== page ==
Lastly, pray. Just pray for health and an end to this pandemic. Pray that [when this is over] that we will have learned to be “we” vs “them,” that we “become sensitive to the needs of others...to rejoice with those who rejoice, weep with those who weep...identifying with others without worrying from where they come.” In this way, our world view extends beyond our individual horizon...start small, but dream big.
Engendering an Open World
Our Holy Father, Pope Francis, cites St Thomas Aquinas (Scriptum super Sententiis) “...love creates bonds and
expands existence, for it draws people [from] themselves towards others. Pope Francis continues, “nor can I
reduce my life to relationships with small groups, even my own family...relationships, to be healthy and
authentic, open us to others who expand and enrich us...Our hearts expand as we step out of ourselves and
embrace others…[vs]...expressions of selflessness and self-preservation.”
Historically, Pope Francis reminds us that “...small desert communities welcomed pilgrims as an exercise of
sacred duty of hospitality...rising to the challenge of an encounter outside one’s own circle.” Pope Francis
continued “...Love is more than a series of benevolent actions... [love] is action whose source is directed
The Holy Father continues to discuss our brothers and sisters in need. “...When abandoned or ignored by
society...become a foreigner in their own country…[yes] born [here], [and] citizens with full rights [contact] the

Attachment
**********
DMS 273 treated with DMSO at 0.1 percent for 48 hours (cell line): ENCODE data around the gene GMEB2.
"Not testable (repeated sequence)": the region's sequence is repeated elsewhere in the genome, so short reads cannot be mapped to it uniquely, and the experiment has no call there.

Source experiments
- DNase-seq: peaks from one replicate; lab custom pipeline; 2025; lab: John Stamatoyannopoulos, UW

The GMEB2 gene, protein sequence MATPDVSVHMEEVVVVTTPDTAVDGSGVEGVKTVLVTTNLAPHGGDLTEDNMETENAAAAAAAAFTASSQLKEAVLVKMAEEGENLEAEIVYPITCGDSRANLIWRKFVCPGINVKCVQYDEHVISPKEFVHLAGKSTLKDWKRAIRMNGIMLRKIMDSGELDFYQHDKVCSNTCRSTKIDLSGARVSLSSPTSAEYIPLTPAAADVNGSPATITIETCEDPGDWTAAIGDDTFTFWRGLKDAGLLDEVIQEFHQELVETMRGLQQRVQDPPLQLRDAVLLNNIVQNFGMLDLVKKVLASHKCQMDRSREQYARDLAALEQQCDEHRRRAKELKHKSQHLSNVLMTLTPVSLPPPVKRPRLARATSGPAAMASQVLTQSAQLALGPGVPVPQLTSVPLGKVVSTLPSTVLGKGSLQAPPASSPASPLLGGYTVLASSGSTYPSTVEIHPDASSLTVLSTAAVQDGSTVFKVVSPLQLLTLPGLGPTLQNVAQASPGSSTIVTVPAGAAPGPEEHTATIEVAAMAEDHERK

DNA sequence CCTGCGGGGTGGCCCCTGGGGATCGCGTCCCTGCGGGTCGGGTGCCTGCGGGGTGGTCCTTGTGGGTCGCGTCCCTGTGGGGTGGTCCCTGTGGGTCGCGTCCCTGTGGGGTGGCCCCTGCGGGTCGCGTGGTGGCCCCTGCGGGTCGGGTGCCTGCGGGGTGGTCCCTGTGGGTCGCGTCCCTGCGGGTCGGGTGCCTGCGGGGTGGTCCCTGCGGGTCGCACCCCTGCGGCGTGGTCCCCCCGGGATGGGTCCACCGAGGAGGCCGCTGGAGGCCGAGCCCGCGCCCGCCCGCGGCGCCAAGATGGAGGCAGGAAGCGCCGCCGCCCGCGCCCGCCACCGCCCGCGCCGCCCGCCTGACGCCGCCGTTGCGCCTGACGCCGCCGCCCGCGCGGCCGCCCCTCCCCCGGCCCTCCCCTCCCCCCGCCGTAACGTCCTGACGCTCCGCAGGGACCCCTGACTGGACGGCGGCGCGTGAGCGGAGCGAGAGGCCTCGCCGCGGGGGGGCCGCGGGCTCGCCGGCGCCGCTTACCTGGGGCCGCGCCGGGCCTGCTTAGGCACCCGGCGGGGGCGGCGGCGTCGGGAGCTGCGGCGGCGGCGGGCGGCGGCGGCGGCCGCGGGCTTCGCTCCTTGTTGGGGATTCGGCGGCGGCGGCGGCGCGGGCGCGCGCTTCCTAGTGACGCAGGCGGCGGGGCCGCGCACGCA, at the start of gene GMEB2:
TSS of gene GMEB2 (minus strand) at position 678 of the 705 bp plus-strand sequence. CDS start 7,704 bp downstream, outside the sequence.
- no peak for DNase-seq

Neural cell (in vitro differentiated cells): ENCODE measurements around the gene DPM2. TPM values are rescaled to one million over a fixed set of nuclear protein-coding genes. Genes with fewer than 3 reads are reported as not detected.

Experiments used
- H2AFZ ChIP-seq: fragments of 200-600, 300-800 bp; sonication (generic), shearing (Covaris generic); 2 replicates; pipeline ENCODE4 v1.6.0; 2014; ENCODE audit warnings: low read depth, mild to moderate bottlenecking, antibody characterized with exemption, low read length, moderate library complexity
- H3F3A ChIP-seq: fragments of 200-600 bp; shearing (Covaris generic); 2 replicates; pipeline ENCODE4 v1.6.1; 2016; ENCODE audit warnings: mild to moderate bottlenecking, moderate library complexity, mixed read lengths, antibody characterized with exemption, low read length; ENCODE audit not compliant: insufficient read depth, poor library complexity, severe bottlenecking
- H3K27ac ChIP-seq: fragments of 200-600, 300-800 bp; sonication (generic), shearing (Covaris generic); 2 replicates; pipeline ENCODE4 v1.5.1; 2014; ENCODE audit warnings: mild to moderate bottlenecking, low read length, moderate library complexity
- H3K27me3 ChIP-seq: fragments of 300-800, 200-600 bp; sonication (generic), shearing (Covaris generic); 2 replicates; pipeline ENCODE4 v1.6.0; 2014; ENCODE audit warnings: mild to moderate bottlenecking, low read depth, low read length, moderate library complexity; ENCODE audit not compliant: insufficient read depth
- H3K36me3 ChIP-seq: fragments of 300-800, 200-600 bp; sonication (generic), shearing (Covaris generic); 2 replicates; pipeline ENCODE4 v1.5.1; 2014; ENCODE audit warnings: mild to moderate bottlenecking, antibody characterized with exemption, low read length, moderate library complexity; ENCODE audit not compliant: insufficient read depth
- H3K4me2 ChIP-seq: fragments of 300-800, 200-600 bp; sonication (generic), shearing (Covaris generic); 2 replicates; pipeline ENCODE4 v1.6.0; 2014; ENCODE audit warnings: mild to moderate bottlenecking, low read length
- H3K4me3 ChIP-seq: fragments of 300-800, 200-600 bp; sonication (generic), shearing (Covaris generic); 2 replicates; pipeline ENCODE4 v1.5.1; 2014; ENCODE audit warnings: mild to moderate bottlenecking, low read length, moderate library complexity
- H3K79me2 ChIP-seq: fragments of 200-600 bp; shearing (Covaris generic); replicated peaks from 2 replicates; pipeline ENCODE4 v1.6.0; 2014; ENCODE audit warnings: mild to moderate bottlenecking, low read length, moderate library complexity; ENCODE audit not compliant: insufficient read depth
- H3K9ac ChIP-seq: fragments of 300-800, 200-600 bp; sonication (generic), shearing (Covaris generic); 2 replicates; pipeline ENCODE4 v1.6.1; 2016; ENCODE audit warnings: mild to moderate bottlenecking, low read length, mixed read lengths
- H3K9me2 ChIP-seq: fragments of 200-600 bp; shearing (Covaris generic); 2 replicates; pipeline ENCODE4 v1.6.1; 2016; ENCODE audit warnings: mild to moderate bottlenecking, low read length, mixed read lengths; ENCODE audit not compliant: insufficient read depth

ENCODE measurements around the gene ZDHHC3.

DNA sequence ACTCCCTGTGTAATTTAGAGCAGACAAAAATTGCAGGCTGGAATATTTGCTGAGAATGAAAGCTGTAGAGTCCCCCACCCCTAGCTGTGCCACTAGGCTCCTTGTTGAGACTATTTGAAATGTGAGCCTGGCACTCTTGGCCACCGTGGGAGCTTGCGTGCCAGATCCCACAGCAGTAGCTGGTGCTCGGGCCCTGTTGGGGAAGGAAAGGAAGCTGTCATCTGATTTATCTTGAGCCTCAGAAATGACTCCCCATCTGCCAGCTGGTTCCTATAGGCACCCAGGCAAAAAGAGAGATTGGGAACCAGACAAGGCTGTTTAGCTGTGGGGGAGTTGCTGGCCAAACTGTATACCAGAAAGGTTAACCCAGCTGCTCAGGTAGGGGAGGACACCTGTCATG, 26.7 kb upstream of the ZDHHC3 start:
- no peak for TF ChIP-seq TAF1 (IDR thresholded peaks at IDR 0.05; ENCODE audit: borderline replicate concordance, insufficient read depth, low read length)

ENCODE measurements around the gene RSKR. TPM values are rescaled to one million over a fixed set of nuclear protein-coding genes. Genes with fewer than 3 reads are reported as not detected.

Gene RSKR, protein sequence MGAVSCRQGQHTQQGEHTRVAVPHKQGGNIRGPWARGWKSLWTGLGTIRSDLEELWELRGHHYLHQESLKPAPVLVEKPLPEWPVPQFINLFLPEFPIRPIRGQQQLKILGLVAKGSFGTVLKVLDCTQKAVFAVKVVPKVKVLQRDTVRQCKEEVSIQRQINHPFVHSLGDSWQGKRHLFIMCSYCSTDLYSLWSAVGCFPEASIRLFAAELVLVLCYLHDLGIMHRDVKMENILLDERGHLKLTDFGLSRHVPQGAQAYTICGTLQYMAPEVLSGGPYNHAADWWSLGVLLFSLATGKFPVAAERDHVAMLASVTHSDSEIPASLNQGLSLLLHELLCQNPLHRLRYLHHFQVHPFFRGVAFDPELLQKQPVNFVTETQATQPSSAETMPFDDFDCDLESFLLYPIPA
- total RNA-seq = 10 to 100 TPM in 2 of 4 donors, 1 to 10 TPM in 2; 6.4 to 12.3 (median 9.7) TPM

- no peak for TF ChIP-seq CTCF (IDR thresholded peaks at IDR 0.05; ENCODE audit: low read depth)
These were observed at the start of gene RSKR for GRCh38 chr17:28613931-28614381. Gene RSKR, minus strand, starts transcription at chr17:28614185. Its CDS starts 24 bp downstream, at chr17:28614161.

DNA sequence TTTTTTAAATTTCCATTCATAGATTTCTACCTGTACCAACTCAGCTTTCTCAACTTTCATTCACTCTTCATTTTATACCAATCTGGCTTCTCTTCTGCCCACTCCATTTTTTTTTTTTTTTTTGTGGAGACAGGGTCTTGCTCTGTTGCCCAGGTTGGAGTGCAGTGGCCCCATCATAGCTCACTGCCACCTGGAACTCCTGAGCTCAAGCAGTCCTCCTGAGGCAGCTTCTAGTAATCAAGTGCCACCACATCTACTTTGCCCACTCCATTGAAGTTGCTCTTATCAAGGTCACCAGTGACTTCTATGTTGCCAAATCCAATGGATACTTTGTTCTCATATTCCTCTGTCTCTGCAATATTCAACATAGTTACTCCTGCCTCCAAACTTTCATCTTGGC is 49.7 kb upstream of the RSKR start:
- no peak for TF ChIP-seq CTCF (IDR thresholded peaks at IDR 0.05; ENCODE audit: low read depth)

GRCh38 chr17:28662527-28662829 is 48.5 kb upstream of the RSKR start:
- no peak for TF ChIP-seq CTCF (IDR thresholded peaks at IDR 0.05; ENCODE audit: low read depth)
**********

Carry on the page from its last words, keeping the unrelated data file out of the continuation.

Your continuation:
mutating virus of racism. Pope Francis speaks specifically to the disabled and the elderly “...who need a
voice...to become persons of equal dignity.” In the parable of The Good Samaritan, “...the injured man might
have been viewed as merely an outcast, a detraction, an interruption, a nobody, [a foreigner in his own
Pope Francis poses a question: “...What happens when fraternity is not consciously cultivated, when there is a
lack of political will to promote [this virtue] through education, dialogue and value recognition?” Pope Francis
responds [to his question]: “...Liberty [then] becomes a condition for living as we will, free to choose to whom
or what we will belong, to possess or to exploit. [Liberty] has nothing to do with the...richness of love. [This]
individualism does not make us more free, more equal, more fraternal...not capable of generating a better
world for humanity. [It makes us believe]...we have created safety nets serving the common good.”
Pope Francis continues that “...The world exists for everyone...all born with the same dignity. [yes] Differences
of colour, religion, talent, place of birth...that cannot justify the privilege of some over the rights of all.” He
quotes St John Paul II: “God gave the earth to the whole human race for the sustenance of all its members,